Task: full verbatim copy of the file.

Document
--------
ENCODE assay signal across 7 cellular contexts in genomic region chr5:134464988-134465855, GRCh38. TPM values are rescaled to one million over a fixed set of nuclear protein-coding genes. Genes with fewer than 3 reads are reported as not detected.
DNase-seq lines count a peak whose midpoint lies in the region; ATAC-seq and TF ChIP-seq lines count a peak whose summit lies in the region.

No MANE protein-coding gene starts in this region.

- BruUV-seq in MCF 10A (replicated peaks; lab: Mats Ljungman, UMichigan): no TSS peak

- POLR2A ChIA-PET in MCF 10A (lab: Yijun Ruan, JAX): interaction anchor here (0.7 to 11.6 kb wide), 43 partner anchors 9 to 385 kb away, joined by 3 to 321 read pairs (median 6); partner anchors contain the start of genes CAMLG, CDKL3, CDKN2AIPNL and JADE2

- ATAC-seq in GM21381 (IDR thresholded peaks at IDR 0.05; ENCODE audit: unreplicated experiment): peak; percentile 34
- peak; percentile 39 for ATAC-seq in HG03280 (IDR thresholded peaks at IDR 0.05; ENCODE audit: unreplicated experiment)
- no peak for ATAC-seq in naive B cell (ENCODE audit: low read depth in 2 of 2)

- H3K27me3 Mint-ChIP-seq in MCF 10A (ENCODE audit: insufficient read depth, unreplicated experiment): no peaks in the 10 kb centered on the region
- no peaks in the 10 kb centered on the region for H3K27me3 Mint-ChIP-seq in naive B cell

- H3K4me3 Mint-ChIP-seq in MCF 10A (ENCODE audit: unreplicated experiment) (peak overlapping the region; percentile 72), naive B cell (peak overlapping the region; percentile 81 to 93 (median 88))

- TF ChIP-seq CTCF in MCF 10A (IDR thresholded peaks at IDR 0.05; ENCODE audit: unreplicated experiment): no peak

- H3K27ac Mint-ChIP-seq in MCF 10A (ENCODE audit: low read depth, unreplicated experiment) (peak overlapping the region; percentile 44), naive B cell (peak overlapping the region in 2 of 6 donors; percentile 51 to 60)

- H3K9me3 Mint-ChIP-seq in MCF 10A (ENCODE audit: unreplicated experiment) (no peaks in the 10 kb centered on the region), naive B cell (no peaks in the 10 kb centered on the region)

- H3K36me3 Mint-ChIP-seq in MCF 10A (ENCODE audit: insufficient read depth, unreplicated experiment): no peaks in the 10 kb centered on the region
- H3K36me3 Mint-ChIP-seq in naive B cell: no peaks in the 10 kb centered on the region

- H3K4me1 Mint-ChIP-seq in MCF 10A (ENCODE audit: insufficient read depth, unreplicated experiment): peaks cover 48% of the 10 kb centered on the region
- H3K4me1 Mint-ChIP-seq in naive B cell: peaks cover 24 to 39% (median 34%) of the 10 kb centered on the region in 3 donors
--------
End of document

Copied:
ENCODE assay signal across 7 cellular contexts in genomic region chr5:134464988-134465855, GRCh38. TPM values are rescaled to one million over a fixed set of nuclear protein-coding genes. Genes with fewer than 3 reads are reported as not detected.
DNase-seq lines count a peak whose midpoint lies in the region; ATAC-seq and TF ChIP-seq lines count a peak whose summit lies in the region.

No MANE protein-coding gene starts in this region.

- BruUV-seq in MCF 10A (replicated peaks; lab: Mats Ljungman, UMichigan): no TSS peak

- POLR2A ChIA-PET in MCF 10A (lab: Yijun Ruan, JAX): interaction anchor here (0.7 to 11.6 kb wide), 43 partner anchors 9 to 385 kb away, joined by 3 to 321 read pairs (median 6); partner anchors contain the start of genes CAMLG, CDKL3, CDKN2AIPNL and JADE2

- ATAC-seq in GM21381 (IDR thresholded peaks at IDR 0.05; ENCODE audit: unreplicated experiment): peak; percentile 34
- peak; percentile 39 for ATAC-seq in HG03280 (IDR thresholded peaks at IDR 0.05; ENCODE audit: unreplicated experiment)
- no peak for ATAC-seq in naive B cell (ENCODE audit: low read depth in 2 of 2)

- H3K27me3 Mint-ChIP-seq in MCF 10A (ENCODE audit: insufficient read depth, unreplicated experiment): no peaks in the 10 kb centered on the region
- no peaks in the 10 kb centered on the region for H3K27me3 Mint-ChIP-seq in naive B cell

- H3K4me3 Mint-ChIP-seq in MCF 10A (ENCODE audit: unreplicated experiment) (peak overlapping the region; percentile 72), naive B cell (peak overlapping the region; percentile 81 to 93 (median 88))

- TF ChIP-seq CTCF in MCF 10A (IDR thresholded peaks at IDR 0.05; ENCODE audit: unreplicated experiment): no peak

- H3K27ac Mint-ChIP-seq in MCF 10A (ENCODE audit: low read depth, unreplicated experiment) (peak overlapping the region; percentile 44), naive B cell (peak overlapping the region in 2 of 6 donors; percentile 51 to 60)

- H3K9me3 Mint-ChIP-seq in MCF 10A (ENCODE audit: unreplicated experiment) (no peaks in the 10 kb centered on the region), naive B cell (no peaks in the 10 kb centered on the region)

- H3K36me3 Mint-ChIP-seq in MCF 10A (ENCODE audit: insufficient read depth, unreplicated experiment): no peaks in the 10 kb centered on the region
- H3K36me3 Mint-ChIP-seq in naive B cell: no peaks in the 10 kb centered on the region

- H3K4me1 Mint-ChIP-seq in MCF 10A (ENCODE audit: insufficient read depth, unreplicated experiment): peaks cover 48% of the 10 kb centered on the region
- H3K4me1 Mint-ChIP-seq in naive B cell: peaks cover 24 to 39% (median 34%) of the 10 kb centered on the region in 3 donors